Eviction if you have a 1991 Act agricultural tenancy

Your landlord can only bring your tenancy to an end under certain circumstances.

This page gives you an overview of your rights.

Organisations that help tenant farmers

Eviction before the end of your lease

Your landlord can only evict you for the following reasons:

  • you have not paid your rent and owe at least six months of rent

  • you have gone bankrupt

  • you have broken a condition of your lease - this is sometimes called an irritancy clause

Speak to a solicitor if your landlord is trying to evict you before your lease ends. They can check your lease to see if your landlord is able to evict you. They may be able to negotiate with your landlord and prevent you from being evicted.

Find a solicitor

You can search for a solicitor near you on the Law Society of Scotland website.

Eviction at the end of your lease

Your landlord can only evict you by sending you a valid notice to quit. This must give you between 1 and 2 years notice. The date they ask you to leave must be the same date as the end of your lease.

If the landlord gives you the wrong notice or the wrong date, then it may not be valid. Your lease will continue until a valid notice is served correctly.

The notice to quit must state the reasons why the landlord is evicting you. These reasons are called grounds.

Eviction grounds

  • you have rent arrears

  • you have broken a term of your lease

  • you have become bankrupt

  • the lease is for permanent pasture or grassland and the fixed term is coming to an end

  • your landlord wants to use the land for something other than agriculture and planning permission has been granted

  • the Land Court has stated within the last 9 months that you have not been farming the land properly

  • you inherited your tenancy from someone other than your parent or your spouse

If the grounds do not apply to you

If you do not want to leave, send the landlord a counter notice when:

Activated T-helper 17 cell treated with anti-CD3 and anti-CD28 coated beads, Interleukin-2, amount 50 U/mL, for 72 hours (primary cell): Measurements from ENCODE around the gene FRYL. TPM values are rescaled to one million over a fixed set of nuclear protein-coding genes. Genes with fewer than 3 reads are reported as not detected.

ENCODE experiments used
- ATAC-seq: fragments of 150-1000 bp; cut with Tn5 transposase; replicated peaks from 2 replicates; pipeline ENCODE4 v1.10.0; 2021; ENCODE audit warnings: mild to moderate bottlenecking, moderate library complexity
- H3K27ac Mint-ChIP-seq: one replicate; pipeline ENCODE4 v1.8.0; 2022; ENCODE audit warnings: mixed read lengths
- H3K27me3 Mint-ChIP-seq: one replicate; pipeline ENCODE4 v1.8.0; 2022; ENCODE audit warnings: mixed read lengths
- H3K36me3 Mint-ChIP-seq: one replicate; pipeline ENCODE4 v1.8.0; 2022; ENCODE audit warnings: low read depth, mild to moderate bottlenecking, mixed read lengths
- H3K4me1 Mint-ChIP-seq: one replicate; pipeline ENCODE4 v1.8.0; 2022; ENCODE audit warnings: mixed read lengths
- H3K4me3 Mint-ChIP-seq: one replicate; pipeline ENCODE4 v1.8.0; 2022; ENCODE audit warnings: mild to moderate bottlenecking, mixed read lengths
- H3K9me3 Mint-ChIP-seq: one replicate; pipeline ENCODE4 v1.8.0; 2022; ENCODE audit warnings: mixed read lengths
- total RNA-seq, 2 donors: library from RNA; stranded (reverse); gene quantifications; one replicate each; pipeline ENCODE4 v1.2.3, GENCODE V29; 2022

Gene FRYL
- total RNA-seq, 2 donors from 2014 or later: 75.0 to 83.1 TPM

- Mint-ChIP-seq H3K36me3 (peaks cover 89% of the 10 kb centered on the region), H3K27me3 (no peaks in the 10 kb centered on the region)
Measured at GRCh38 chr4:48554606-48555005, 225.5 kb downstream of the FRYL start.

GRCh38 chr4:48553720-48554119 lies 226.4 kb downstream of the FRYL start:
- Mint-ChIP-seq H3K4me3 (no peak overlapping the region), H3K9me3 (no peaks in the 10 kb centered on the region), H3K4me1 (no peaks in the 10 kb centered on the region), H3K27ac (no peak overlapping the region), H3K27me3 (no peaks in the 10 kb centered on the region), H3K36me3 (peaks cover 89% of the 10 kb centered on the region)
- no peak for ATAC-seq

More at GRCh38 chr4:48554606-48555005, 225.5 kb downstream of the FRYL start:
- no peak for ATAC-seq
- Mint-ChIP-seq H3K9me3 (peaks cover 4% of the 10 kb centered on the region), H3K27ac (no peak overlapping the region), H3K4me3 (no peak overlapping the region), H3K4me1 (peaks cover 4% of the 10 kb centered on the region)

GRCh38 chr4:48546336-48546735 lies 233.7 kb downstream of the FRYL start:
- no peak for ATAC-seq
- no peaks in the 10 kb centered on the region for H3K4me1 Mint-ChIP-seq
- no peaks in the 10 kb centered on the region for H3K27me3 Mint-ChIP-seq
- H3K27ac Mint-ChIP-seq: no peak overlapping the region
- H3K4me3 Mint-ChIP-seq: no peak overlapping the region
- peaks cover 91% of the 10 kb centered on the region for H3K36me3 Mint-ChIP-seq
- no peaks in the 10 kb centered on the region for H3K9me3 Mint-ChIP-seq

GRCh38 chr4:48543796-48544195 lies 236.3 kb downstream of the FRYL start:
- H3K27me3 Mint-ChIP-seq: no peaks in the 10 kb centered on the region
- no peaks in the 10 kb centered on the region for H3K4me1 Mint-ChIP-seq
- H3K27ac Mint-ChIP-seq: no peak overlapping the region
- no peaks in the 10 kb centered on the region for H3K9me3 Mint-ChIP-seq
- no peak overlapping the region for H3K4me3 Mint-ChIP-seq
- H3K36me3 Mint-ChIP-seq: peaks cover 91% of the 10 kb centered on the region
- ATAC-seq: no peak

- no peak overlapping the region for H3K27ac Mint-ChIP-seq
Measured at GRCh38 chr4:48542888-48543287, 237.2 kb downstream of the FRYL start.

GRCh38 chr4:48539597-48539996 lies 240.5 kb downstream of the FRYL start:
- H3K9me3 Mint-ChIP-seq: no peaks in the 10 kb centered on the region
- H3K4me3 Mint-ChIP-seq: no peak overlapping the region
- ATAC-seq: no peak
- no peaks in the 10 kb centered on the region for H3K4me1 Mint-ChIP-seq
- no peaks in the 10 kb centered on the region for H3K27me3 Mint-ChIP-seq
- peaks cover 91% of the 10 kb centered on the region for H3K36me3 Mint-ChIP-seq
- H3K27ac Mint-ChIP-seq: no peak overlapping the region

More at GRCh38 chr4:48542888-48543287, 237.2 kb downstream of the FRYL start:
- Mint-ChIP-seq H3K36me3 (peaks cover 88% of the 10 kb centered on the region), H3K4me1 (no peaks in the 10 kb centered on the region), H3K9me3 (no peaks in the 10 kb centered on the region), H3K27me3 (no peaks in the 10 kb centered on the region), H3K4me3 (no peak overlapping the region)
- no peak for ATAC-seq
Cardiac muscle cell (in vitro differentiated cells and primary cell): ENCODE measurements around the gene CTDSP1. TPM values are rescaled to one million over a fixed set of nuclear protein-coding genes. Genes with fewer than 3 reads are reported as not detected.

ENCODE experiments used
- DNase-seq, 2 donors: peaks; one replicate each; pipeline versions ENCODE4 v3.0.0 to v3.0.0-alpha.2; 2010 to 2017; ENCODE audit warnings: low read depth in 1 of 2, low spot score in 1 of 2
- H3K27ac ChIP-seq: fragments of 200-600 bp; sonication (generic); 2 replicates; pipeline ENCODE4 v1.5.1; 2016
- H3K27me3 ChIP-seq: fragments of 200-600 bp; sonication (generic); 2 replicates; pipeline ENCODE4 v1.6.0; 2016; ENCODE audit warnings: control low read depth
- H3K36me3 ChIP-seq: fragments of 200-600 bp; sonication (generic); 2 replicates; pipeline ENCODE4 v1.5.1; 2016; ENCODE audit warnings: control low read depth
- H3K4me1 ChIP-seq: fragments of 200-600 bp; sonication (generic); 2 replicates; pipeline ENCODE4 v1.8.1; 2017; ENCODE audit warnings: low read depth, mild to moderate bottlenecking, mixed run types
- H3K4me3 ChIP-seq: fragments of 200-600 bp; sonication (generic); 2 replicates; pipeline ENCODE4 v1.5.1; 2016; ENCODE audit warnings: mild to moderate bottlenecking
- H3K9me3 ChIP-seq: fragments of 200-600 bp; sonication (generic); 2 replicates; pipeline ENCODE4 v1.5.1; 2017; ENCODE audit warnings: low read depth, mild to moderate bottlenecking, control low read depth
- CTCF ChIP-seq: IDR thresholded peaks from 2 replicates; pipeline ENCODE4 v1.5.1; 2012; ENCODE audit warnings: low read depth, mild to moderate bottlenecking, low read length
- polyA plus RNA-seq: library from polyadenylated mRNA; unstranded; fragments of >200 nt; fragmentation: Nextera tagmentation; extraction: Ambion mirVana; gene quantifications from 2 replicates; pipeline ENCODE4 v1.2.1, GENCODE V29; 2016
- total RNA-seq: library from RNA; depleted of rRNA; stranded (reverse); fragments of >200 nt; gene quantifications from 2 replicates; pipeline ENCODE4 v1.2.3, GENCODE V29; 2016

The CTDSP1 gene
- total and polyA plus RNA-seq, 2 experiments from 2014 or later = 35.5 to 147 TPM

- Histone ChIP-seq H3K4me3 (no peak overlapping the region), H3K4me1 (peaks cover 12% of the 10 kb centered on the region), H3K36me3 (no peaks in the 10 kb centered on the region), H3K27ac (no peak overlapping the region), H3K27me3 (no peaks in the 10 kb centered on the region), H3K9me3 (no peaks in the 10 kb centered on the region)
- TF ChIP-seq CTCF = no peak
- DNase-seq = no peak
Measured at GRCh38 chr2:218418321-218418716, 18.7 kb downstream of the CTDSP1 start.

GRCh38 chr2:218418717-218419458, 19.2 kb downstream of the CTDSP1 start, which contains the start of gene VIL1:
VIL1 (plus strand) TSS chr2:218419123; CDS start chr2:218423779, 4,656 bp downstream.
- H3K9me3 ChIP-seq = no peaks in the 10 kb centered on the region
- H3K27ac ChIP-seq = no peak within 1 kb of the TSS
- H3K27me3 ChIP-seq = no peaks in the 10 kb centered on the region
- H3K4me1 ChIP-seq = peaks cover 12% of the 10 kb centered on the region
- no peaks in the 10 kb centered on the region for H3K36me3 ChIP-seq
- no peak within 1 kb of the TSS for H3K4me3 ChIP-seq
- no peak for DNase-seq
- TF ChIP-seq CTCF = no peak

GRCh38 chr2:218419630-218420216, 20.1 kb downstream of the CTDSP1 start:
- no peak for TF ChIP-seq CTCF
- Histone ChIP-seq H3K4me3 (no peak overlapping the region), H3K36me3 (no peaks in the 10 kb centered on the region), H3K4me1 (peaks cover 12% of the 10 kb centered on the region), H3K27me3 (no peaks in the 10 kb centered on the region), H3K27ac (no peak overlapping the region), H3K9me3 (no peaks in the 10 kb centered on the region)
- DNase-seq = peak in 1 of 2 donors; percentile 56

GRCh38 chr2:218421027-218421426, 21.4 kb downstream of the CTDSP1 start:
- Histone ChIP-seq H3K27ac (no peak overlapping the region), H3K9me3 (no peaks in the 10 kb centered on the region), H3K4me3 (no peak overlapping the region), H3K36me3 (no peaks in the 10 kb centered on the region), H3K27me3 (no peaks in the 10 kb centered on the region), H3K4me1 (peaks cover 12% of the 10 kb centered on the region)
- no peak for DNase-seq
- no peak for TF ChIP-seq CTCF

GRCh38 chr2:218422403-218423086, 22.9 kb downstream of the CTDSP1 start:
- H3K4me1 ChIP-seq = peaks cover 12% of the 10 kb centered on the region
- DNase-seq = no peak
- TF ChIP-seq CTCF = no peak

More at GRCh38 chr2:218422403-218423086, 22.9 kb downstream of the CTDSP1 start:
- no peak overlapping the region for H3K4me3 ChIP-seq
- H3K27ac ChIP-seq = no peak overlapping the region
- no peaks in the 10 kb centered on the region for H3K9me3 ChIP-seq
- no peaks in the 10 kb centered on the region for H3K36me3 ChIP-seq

• you disagree with the grounds used or

  • the landlord does not give any grounds

You must send this to the landlord within one month of receiving the notice to quit. A counter notice should say why you disagree with the landlord’s reasons.

If you do not send a counter notice you will have to leave the tenancy on the date stated by the notice to quit.

If you send a counter notice, then the landlord then has to apply to the Land Court to evict you. The court will then decide if the eviction should be granted. If you are called to court speak to a solicitor. They can represent you or to help you to prepare a defence.

If the court rules in your landlord’s favour, then you will have to leave.

Information the Land Court will consider

The court will decide whether evicting you is:

  • fair

  • reasonable

  • in the public interest

They will consider whether:

  • ending your tenancy is in the interests of good farming practice

  • ending your tenancy is in the interests of the estate

  • evicting you would cause less financial hardship to your landlord

  • your landlord wants to use the land for research, experimentation or education

  • your landlord wants to use the land for something other than agriculture but planning permission has not been granted yet

These factors are sometimes called Section 24 grounds.

Eviction if you inherited your tenancy

This is a complicated area of law. A solicitor who specialises in agricultural law can help you understand your rights and how to stop an eviction.

Compensation if you are being evicted

When you leave an agricultural tenancy you should receive compensation for any improvements you have made to the land. This applies if you left or if your landlord evicted you. There is more information on the page on compensation for agricultural tenants.

If you have nowhere to go after an eviction

Find somewhere to stay

If you have nowhere to go, the council has to help you with accommodation.

You should be given temporary accommodation the day that you need it.

Apply as homeless

Last updated: 30 September 2021

Housing laws differ between Scotland and England.

This content applies to Scotland only.

Get advice if you're in England